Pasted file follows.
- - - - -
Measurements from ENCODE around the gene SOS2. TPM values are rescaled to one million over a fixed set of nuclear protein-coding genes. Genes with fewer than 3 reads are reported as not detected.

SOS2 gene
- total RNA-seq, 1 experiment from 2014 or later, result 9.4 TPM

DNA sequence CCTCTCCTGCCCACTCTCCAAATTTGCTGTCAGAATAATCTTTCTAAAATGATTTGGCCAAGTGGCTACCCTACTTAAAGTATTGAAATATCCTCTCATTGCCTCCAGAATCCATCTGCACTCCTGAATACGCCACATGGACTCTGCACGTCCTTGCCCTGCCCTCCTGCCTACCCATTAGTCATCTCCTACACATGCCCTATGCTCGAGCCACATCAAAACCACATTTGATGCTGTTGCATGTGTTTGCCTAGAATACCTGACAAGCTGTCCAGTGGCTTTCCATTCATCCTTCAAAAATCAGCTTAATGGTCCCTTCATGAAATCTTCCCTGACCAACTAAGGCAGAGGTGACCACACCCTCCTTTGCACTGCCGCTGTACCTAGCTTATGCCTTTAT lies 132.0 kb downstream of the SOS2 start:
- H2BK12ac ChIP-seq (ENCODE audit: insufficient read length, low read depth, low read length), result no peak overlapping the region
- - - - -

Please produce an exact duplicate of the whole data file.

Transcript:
Measurements from ENCODE around the gene SOS2. TPM values are rescaled to one million over a fixed set of nuclear protein-coding genes. Genes with fewer than 3 reads are reported as not detected.

SOS2 gene
- total RNA-seq, 1 experiment from 2014 or later, result 9.4 TPM

DNA sequence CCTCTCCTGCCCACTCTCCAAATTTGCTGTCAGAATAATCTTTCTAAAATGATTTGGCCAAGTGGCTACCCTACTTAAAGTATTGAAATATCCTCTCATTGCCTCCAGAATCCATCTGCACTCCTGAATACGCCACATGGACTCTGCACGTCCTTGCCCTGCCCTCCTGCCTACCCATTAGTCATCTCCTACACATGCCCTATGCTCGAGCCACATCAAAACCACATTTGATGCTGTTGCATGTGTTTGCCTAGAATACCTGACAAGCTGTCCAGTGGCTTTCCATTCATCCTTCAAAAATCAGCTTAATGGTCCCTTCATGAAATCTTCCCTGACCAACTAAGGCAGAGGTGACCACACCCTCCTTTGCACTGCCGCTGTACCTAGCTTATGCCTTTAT lies 132.0 kb downstream of the SOS2 start:
- H2BK12ac ChIP-seq (ENCODE audit: insufficient read length, low read depth, low read length), result no peak overlapping the region